Monday's briefing, attended by about two dozen local broadcasters, was the precursor of a two-day walk-through in December that could draw 400 journalists.

And that's small compared with the event itself, which is expected to require 350 full-sized charter buses, more than 7,500 volunteers, 75 event venues on both sides of Tampa Bay and 15,000-plus hotel rooms every night of the convention.

"This is the single largest media event almost anywhere in the world except for the Olympic Games," said Ken Jones, president of the 2012 Tampa Bay Host Committee, a nonprofit working to raise more than $50 million in tax-deductible contributions for the event.

"We want to make sure we make the city shine."

Richard Danielson can be reached at or (813) 226-3403.

2012 Republican National Convention in Tampa prepares for surge of power and press 06/20/11 [Last modified: Wednesday, July 13, 2011 4:53pm]
Photo reprints | Article reprints

© 2017 Tampa Bay Times


Join the discussion: Click to view comments, add yours

  1. In advertising, marketing diversity needs a boost in Tampa Bay, nationally


    TAMPA — Trimeka Benjamin was focused on a career in broadcast journalism when she entered Bethune-Cookman University.

    From left, Swim Digital marketing owner Trimeka Benjamin discusses the broad lack of diversity in advertising and marketing with 22 Squared copywriter Luke Sokolewicz, University of Tampa advertising/PR professor Jennifer Whelihan, Rumbo creative director George Zwierko and Nancy Vaughn of the White Book Agency. The group recently met at The Bunker in Ybor City.
  2. Kushner to testify before two intelligence committees


    WASHINGTON— President Donald Trump's senior adviser and son-in-law Jared Kushner is set to make a second appearance on Capitol Hill — he will speak with the House Intelligence Committee on Tuesday, one day after he is scheduled to speak with Senate Intelligence Committee investigators behind closed doors.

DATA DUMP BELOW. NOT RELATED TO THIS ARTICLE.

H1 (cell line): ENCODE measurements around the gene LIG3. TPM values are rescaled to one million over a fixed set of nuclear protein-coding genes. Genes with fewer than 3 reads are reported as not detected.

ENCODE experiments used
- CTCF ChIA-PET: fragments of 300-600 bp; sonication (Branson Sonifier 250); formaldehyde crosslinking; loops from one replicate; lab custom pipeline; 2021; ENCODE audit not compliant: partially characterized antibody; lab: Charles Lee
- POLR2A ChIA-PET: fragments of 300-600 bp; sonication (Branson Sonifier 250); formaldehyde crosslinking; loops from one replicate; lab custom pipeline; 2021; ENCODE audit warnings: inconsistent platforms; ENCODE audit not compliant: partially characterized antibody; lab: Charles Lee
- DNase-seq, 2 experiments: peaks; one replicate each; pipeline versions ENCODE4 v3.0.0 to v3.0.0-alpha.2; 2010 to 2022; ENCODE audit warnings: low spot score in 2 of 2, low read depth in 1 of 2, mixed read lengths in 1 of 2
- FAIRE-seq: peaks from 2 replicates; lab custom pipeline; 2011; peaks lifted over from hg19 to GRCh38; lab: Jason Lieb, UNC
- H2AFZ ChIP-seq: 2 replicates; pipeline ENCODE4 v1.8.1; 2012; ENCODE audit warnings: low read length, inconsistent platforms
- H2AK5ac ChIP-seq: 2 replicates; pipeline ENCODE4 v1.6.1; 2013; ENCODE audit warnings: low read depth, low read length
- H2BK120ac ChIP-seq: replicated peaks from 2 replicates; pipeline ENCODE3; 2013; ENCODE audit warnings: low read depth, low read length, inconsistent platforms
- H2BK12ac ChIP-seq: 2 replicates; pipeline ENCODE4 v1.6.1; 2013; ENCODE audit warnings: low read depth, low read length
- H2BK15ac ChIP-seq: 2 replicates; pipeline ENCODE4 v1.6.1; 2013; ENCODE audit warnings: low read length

White House senior adviser Jared Kushner is scheduled to testify before the Senate Intelligence Committee and the House Intelligence Committee. [Associated Press]
  3. Rays blow lead in ninth, lose in 10 to Rangers (w/video)

    The Heater

    ST. PETERSBURG — Rays manager Kevin Cash liked the way Alex Cobb was competing Friday night. He liked the way the hard contact made by the Rangers batters went away after the second or third inning. So as the game headed toward the ninth, there was no doubt in Cash's mind that sending Cobb back to the mound was …

    Rays starter Alex Cobb can hardly believe what just happened as he leaves the game in the ninth after allowing a leadoff double then a tying two-run homer to the Rangers’ Shin-Soo Choo.
  4. Exhumation of Dalí's remains finds his mustache still intact


    FIGUERES, Spain — Forensic experts in Spain have removed hair, nails and two long bones from Salvador Dalí's embalmed remains to aid a court-ordered paternity test that may enable a woman who says she is the surrealist artist's daughter to claim part of Dalí's vast estate.

    Salvador Dal? died in 1989 leaving vast estate.
  5. Sessions discussed Trump campaign-related matters with Russian ambassador, U.S. intelligence intercepts show


    WASHINGTON — Russia's ambassador to Washington told his superiors in Moscow that he discussed campaign-related matters, including policy issues important to Moscow, with Jeff Sessions during the 2016 presidential race, contrary to public assertions by the embattled attorney general, current and former U.S. …

    Attorney General Jeff Sessions recused himself from the Russia investigation after meetings with an ambassador were revealed.